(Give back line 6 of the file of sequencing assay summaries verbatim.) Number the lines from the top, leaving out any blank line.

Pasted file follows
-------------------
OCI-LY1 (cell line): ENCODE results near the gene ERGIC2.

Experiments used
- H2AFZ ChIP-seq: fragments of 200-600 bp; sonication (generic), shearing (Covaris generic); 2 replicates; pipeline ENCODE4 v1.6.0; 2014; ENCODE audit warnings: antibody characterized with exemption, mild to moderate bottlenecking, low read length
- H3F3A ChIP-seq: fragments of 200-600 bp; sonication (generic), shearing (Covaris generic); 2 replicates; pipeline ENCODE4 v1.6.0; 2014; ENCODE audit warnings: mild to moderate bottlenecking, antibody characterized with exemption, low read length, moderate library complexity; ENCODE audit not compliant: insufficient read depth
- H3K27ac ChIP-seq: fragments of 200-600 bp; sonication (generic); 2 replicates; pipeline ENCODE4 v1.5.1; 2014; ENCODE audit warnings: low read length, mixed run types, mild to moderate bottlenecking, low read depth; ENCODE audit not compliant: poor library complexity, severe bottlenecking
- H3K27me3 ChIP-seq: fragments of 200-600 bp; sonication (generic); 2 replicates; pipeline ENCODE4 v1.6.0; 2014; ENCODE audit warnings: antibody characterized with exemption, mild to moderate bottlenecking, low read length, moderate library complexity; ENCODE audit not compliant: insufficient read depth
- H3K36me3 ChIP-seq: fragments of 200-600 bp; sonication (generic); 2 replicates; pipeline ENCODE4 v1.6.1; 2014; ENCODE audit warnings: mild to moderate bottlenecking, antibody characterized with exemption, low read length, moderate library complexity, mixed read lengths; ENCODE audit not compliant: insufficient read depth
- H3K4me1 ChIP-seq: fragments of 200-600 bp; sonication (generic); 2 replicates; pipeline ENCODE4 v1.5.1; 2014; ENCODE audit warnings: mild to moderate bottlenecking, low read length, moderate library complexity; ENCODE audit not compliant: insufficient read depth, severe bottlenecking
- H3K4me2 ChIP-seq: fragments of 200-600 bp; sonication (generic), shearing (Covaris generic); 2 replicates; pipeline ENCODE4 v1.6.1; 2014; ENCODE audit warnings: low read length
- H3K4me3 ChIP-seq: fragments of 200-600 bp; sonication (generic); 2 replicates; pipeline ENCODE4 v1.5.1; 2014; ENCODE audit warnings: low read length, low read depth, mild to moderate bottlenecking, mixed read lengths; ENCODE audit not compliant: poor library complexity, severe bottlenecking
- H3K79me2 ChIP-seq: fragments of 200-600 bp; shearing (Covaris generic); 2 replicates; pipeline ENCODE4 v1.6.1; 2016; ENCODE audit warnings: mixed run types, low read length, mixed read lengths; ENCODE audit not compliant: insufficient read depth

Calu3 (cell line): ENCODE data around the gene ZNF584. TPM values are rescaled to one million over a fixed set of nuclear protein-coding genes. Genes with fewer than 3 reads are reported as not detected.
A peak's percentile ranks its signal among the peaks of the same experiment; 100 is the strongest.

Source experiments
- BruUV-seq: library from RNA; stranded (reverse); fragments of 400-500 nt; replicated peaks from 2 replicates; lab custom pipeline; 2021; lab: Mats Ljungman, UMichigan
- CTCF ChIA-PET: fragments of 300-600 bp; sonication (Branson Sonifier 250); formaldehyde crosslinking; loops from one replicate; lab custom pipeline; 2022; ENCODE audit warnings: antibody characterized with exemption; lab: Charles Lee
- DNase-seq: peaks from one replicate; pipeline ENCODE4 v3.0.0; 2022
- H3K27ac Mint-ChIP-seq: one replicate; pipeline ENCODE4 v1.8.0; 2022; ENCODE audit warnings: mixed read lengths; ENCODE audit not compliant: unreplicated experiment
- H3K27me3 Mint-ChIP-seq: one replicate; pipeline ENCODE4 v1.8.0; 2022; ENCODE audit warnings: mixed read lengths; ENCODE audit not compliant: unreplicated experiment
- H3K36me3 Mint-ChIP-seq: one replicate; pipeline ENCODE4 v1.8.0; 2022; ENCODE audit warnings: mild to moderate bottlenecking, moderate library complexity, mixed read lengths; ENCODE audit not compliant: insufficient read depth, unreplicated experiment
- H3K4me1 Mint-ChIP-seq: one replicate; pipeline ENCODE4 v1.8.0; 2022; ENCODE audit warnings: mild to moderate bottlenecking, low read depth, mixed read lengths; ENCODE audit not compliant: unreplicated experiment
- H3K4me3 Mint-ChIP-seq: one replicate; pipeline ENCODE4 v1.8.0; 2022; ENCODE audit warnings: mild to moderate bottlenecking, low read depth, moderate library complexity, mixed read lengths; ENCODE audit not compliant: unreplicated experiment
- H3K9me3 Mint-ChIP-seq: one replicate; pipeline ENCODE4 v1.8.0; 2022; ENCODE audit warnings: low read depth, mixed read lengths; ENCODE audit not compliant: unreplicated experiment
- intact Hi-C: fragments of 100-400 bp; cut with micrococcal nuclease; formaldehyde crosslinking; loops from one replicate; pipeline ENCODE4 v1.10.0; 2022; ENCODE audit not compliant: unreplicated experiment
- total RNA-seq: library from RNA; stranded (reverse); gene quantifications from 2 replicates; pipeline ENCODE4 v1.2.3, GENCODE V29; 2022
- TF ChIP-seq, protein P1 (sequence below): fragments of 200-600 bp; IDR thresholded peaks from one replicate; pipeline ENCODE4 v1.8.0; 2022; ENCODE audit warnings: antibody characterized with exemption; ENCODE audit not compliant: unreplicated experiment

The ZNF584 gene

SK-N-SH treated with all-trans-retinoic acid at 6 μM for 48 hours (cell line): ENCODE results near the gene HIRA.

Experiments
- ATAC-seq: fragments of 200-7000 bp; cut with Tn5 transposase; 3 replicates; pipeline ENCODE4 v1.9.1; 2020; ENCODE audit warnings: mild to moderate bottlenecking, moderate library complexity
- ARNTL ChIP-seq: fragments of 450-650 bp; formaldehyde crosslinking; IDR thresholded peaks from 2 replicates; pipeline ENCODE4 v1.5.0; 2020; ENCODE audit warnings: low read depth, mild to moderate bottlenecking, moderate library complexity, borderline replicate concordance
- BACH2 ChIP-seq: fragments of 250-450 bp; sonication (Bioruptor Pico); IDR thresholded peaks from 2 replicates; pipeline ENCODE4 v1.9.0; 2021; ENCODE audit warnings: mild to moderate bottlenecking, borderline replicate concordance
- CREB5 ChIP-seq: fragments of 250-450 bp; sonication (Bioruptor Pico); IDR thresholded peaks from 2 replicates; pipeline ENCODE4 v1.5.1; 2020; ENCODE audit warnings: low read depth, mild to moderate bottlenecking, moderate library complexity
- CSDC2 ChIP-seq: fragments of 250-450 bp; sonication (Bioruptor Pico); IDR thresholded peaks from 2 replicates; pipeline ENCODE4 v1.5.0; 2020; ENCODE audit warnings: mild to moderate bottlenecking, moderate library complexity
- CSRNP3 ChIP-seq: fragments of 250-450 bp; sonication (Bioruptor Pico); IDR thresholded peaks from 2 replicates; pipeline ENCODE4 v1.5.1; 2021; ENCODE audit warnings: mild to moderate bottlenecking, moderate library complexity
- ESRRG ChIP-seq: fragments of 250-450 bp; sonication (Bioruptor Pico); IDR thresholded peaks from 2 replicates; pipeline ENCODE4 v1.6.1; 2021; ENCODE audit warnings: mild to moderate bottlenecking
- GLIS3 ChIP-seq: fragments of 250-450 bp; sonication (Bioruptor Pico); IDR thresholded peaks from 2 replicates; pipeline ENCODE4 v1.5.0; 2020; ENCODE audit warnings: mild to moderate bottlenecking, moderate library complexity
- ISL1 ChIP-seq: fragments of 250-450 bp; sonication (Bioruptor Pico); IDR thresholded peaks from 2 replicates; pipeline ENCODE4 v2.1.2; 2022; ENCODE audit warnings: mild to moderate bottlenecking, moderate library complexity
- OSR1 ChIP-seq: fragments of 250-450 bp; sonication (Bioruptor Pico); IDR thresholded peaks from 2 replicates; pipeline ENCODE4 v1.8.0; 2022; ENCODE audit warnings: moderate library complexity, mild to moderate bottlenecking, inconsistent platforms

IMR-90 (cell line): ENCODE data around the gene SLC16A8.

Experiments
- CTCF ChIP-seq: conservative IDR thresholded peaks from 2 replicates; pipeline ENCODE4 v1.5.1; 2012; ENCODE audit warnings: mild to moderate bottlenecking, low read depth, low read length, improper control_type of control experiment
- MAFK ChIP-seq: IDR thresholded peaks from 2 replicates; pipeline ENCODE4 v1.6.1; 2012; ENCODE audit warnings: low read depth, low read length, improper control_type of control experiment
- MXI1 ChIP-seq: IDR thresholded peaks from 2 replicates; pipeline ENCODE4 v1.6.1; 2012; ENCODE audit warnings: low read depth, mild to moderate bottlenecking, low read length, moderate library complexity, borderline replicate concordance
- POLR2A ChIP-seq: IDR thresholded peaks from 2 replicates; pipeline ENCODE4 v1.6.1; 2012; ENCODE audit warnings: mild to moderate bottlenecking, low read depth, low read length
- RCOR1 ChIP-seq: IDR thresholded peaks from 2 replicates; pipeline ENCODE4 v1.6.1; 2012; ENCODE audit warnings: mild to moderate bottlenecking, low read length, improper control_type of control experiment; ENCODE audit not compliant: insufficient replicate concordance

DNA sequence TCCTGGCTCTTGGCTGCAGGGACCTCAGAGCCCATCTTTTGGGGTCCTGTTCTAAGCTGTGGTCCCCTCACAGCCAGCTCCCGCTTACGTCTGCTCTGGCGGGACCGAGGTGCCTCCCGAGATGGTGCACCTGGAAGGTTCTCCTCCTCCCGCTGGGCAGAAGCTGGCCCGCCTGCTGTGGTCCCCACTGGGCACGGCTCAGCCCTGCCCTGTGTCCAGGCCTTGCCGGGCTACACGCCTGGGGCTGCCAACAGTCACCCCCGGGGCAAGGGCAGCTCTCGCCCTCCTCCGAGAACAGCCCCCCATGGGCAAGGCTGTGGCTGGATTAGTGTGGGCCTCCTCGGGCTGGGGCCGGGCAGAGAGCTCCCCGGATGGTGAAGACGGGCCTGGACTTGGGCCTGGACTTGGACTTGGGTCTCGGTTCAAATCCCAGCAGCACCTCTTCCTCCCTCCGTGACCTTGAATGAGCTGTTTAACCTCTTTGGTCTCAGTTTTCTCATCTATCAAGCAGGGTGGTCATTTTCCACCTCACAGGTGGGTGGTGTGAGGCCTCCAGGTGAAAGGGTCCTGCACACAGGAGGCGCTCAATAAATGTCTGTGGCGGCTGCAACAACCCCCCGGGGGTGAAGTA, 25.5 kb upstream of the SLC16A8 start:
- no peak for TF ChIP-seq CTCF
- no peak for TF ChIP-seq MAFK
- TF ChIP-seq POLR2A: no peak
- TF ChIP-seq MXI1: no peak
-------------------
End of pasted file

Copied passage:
- H3K27me3 ChIP-seq: fragments of 200-600 bp; sonication (generic); 2 replicates; pipeline ENCODE4 v1.6.0; 2014; ENCODE audit warnings: antibody characterized with exemption, mild to moderate bottlenecking, low read length, moderate library complexity; ENCODE audit not compliant: insufficient read depth